Even such small critics some regard may claim, Preserved in Milton's or in Shakespear's name.
altars to Romulus, and sacrificed to the Gods of Latium ; in which he was followed by our countryman Baxter, in every thing but in the costliness of his sacrifices.
But if the Greeks cried down Cicero, the Italian critics knew how to support his credit. Every one has heard of the childish excesses into which the ambition of being thought CICERONIANS carried the most celebrated Italians of this time. They abstained from reading the Scriptures for fear of spoiling their style: Cardinal Bembo used to call the Epistles of St. Paul by the contemptuous name of Epistolaccias, great overgrown Epistles. But ERASMUS cured their frenzy by that master-piece of good sense, his Ciceronianus. For which (in the way that lunatics treat their physicians) the elder Scaliger insulted him with all the brutal fury peculiar to his family and profession.
His sons Joseph and Salmasius had indeed such endowments of nature and art, as might have raised modern learning to a rivalship with the ancient. Yet how did they and their adversaries tear and worry one another! The choicest of Joseph's flowers of speech were Stercus Diaboli, and Lutum stercore maceratum. It is true, these were lavished upon his enemies : for his friends he had other things in store. In a letter to Thuanus, speaking of two of them, Clavius and Lipsius, he calls the first a monster of ignorunce; and the other, a slave to the Jesuits, and an idiot. But so great was his love of sacred amity at the same time, that he says, I still keep up my correspondence with him, notwithstanding his idiotry, for it is my principle to be constant in my friendships-Je ne reste de luy escrire, nonobstant son idioterie, d'autant que je suis constant en amitié. The character he gives of his own chronology, in the same letter, is no less extraordinary: Vous vous pouvez assurer que nôtre Eusebe sera un trésor des marveilles de la doctrine chronologique.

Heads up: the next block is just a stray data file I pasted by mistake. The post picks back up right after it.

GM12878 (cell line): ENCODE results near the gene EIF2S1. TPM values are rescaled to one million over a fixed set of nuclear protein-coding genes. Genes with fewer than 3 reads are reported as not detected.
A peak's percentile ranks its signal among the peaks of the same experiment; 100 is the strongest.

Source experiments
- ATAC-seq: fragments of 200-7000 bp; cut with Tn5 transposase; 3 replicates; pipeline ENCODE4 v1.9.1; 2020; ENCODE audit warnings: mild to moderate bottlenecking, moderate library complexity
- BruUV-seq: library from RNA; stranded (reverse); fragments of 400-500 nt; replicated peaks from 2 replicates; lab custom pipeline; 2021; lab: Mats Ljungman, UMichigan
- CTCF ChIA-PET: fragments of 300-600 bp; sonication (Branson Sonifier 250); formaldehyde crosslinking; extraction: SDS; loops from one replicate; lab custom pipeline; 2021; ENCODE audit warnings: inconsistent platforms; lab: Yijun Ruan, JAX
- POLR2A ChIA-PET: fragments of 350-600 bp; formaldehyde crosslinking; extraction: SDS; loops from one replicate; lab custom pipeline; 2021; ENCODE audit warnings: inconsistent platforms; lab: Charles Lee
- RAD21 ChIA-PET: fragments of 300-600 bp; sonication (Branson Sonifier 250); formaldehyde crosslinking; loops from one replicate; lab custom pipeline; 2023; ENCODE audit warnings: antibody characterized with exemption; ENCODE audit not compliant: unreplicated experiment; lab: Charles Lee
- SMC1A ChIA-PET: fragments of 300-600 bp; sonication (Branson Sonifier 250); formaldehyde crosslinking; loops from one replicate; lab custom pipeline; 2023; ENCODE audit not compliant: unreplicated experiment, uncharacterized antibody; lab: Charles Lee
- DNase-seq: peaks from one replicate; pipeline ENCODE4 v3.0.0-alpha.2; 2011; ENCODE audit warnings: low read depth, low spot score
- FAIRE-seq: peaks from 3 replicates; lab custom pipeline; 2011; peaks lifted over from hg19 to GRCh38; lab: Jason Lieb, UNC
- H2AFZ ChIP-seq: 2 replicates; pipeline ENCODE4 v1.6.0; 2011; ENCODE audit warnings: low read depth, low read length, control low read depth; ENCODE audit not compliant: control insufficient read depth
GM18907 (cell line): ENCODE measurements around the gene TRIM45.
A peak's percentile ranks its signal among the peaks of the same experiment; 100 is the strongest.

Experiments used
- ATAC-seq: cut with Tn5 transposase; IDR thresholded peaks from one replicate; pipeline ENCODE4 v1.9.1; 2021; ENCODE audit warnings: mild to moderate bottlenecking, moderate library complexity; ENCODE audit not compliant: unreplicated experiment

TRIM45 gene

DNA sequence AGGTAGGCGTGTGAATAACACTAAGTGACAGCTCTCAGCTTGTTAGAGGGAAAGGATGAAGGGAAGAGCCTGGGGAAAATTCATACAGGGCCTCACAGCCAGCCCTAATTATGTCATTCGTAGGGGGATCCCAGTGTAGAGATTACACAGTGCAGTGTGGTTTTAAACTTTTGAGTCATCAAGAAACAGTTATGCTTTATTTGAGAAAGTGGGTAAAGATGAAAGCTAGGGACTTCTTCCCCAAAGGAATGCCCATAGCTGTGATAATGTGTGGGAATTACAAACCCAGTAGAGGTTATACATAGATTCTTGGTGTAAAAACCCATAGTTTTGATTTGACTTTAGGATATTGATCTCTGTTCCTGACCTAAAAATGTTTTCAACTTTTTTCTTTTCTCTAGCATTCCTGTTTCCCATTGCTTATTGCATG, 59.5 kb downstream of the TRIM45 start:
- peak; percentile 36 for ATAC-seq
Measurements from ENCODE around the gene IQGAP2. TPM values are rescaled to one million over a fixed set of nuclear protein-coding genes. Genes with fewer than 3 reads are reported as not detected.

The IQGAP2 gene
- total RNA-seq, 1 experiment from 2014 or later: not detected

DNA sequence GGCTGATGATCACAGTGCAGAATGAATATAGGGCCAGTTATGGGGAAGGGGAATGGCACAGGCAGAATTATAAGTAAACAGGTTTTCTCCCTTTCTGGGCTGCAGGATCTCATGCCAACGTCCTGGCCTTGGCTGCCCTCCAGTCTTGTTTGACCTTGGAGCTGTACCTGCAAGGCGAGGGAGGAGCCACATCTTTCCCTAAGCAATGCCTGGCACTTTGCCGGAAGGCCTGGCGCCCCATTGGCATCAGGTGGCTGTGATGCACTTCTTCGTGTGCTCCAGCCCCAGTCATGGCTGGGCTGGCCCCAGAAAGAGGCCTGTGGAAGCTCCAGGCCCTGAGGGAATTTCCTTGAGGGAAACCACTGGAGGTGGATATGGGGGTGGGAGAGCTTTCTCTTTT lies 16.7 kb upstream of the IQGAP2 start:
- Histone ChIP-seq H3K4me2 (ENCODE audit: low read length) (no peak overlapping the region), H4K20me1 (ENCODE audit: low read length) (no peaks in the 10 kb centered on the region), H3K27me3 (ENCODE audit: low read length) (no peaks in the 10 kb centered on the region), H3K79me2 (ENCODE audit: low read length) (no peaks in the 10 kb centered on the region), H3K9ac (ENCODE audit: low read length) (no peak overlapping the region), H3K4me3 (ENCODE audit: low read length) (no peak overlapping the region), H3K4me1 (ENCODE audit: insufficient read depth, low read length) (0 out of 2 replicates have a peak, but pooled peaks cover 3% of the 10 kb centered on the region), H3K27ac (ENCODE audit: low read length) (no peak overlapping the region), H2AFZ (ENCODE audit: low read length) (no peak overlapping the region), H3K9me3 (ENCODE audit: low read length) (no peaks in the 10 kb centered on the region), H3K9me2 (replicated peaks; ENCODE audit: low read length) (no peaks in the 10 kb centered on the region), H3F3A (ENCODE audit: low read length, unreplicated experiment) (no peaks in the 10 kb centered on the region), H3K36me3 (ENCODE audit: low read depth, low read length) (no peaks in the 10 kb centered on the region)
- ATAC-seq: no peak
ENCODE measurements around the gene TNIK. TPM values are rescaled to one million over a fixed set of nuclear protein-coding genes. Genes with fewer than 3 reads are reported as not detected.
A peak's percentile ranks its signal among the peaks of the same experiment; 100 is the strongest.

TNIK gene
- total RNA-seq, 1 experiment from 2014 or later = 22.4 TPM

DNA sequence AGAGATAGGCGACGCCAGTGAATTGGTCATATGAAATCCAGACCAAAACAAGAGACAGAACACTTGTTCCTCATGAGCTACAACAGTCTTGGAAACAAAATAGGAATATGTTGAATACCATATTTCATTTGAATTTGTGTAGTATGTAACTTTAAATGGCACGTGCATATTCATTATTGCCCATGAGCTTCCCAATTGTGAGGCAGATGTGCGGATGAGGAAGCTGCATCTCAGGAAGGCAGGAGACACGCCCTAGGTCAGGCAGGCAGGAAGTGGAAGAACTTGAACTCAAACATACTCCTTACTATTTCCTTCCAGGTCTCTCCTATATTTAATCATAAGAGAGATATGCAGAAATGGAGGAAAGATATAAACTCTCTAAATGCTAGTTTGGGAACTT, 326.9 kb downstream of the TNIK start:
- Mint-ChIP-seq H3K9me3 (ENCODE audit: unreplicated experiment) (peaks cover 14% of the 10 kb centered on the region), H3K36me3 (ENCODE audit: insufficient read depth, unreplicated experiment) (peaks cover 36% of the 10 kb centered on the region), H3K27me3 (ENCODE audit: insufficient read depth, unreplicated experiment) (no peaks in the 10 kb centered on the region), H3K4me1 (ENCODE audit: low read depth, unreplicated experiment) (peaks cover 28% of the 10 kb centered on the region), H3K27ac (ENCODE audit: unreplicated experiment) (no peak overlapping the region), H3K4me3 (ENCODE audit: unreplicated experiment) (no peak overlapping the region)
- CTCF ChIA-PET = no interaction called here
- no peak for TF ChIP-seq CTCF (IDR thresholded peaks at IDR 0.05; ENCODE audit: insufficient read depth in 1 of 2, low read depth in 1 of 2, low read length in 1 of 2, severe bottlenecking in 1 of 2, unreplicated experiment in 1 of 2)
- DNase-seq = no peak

But this modest account of his own work, is nothing in comparison of the idea the father gives his bookseller of his own person. This bookseller was preparing something of Julius Scaliger's for the press ; and desired the author would give him directions concerning his picture, which was to be set before the book. Julius's answer (as it stands in his collection of letters) is, that if the engraver
Pretty! in amber to observe the forms.
could collect together the several graces of Masinissa, Xenophon, and Plato, he might then be enabled to give the public some faint and imperfect resemblance of his person. Nor was Salmasius's judgment of his own parts less favourable to himself; as Mr. Colomies tells the story. This critic, on a time, meeting two of his brethren, Messrs. Gaulman and Maussac, in the royal library at Paris, Gaulman, in a virtuous consciousness of their importance, told the other two, that he believed they three could make head against all the learned in Europe. To which the great Salmasius fiercely replied: “Do you and M. Maussac join yourselves to all that are learned in the world, and you shall find that I alone am a match for